San Diego’s ethics commission has picked up yet another attorney, bringing the count of lawyers on the somewhat somnolent political watchdog’s board to five, versus just two lay members. Joe Leventhal, the latest appointee, named to the commission by Republican mayor Kevin Faulconer, carries the distinction of having been a top aide to vice president Dick Cheney during the administration of George W. Bush. “As part of the vice president’s senior staff,” notes Leventhal’s online profile, “Joe was then the youngest deputy assistant to the vice president at the age of 25. In this role, his responsibilities included functioning as the final substantive control point before information reached the vice president, managing complex policy, and political issues, and representing the vice president’s interests on all policy matters within the administration.”
The other GOP lawyers on the commission are Bill Baber and Fred Kosmo. Democrats Deborah Cochran and Alex Kreit round out the local Bar’s contingent. Non-lawyers are Democrat Sid Voorakkara, deputy director of external affairs in Gov. Jerry Brown’s office of Business and Development, and planning consultant Dave Potter, who doesn’t belong to a political party. So far this year, the commission has taken only four enforcement actions, reaching stipulated agreements with alleged transgressors of the city’s political ethics law. Two political efforts separately backing causes dear to Democrats — the minimum-wage hike and requiring November runoffs for all city races no matter the primary outcome — drew fines totaling $31,000.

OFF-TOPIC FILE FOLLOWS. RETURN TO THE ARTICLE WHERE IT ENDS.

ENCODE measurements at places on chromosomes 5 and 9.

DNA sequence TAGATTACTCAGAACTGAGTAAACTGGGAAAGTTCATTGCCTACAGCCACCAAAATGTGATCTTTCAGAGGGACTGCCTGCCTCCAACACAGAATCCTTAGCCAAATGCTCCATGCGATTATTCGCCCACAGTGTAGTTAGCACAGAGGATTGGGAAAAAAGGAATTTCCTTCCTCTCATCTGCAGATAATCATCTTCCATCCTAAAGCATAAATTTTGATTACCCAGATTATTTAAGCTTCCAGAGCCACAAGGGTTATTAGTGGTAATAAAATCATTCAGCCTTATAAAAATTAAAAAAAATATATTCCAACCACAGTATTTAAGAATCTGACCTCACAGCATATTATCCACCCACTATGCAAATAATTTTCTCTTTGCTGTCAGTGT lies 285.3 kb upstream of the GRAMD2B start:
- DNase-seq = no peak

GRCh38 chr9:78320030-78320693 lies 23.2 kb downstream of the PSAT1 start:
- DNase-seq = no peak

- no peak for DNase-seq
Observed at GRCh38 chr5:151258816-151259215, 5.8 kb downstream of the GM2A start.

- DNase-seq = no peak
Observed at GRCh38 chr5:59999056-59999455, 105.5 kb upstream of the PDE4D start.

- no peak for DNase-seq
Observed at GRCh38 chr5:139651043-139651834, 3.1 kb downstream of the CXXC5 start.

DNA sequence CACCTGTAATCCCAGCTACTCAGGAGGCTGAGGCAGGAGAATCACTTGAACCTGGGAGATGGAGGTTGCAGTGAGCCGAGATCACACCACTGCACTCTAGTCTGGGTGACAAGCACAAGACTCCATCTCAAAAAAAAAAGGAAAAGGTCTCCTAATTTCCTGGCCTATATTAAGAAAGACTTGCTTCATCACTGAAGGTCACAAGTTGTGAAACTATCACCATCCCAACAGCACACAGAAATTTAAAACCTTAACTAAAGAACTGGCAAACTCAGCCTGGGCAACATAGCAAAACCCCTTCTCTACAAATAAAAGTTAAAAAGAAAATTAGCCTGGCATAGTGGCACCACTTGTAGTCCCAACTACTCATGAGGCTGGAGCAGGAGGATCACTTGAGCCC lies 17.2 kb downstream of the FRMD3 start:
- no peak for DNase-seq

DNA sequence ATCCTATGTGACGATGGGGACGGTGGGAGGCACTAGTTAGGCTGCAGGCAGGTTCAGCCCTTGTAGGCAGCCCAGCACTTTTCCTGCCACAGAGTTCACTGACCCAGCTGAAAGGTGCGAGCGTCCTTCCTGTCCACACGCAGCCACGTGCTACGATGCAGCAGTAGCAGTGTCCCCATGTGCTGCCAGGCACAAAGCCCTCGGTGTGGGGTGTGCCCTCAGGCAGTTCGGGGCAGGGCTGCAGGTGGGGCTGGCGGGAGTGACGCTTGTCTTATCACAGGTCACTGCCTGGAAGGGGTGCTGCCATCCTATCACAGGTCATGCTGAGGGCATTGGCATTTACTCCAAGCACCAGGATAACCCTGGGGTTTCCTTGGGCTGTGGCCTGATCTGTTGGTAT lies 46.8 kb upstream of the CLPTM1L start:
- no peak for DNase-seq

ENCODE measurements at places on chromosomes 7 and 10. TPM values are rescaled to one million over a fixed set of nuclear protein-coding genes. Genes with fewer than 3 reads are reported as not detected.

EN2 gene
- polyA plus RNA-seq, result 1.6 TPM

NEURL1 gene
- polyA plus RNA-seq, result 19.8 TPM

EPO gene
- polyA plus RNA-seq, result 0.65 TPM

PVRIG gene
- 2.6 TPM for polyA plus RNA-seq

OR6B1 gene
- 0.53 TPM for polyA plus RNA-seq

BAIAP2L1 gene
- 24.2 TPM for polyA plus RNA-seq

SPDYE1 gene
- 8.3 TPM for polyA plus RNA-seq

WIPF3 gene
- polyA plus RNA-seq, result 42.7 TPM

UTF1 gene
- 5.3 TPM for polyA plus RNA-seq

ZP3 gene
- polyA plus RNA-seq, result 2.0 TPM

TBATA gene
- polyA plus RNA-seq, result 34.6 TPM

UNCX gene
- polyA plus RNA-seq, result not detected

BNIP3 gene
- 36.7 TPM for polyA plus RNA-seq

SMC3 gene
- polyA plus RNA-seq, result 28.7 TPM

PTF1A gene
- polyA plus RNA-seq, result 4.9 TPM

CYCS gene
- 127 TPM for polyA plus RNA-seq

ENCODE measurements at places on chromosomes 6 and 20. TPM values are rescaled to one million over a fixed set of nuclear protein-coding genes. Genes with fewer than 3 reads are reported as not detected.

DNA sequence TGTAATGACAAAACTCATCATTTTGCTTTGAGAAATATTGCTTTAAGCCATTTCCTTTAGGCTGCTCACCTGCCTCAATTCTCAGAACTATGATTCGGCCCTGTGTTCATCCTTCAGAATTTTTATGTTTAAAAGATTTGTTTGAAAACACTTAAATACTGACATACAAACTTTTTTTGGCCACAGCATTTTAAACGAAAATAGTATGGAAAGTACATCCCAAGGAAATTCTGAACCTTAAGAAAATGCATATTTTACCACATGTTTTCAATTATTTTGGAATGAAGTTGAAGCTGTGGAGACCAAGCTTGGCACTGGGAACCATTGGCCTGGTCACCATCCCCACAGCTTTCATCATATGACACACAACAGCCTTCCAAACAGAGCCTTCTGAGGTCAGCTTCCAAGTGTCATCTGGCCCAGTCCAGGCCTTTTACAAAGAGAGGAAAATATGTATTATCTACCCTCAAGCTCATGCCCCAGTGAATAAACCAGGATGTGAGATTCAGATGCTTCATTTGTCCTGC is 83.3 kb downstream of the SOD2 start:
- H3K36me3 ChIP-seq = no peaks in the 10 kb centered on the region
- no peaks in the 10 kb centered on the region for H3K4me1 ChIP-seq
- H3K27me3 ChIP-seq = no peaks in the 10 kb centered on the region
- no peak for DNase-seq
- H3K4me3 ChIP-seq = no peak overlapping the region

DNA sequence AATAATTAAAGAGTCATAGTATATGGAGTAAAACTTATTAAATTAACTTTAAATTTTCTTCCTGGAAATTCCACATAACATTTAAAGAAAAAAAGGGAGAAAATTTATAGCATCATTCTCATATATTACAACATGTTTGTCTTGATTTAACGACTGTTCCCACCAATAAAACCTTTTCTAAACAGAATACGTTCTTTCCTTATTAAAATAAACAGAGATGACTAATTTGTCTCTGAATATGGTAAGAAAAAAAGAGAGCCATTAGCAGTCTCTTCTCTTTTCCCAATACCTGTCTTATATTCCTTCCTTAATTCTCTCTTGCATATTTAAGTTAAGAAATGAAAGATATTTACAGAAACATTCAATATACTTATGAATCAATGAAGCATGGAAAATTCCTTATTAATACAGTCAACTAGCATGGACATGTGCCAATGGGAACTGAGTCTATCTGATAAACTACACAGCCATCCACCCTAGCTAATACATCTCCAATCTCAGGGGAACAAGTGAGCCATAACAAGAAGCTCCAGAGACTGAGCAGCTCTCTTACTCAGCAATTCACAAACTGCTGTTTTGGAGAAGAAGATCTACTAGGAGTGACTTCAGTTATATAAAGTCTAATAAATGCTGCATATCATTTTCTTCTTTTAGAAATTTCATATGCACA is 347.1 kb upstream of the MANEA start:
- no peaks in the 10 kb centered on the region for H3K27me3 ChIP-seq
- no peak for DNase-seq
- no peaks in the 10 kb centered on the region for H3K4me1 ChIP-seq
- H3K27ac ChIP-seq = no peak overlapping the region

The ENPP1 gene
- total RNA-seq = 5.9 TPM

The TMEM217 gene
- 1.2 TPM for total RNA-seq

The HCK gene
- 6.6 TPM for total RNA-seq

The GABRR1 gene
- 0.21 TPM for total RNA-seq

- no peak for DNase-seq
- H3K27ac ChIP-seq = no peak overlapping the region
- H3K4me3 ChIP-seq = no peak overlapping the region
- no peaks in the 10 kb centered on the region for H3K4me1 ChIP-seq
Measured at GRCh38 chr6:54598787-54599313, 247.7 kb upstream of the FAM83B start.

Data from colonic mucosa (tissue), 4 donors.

The Republican-leaning San Diego Regional Chamber of Commerce anted up a $5000 penalty for disclosure lapses related to committees employed to back failed Republican city attorney candidate Robert Hickey. The latest to feel the commission’s enforcement whip is Democratic ex–city attorney Mike Aguirre, whose 2013 campaign for mayor “failed to disclose the occupation and employer for eleven contributions totaling $1,250, approximately ten percent of total contributions received by the Committee,” per a November 8 agreement posted online. Aguirre, the document notes, “has run for elective office on several prior occasions and served as the elected city attorney from 2004 to 2008. Accordingly, Respondent knew or should have known that he was required to disclose occupation and employer information for contributors of $100 or more.” He agreed to fork over $500.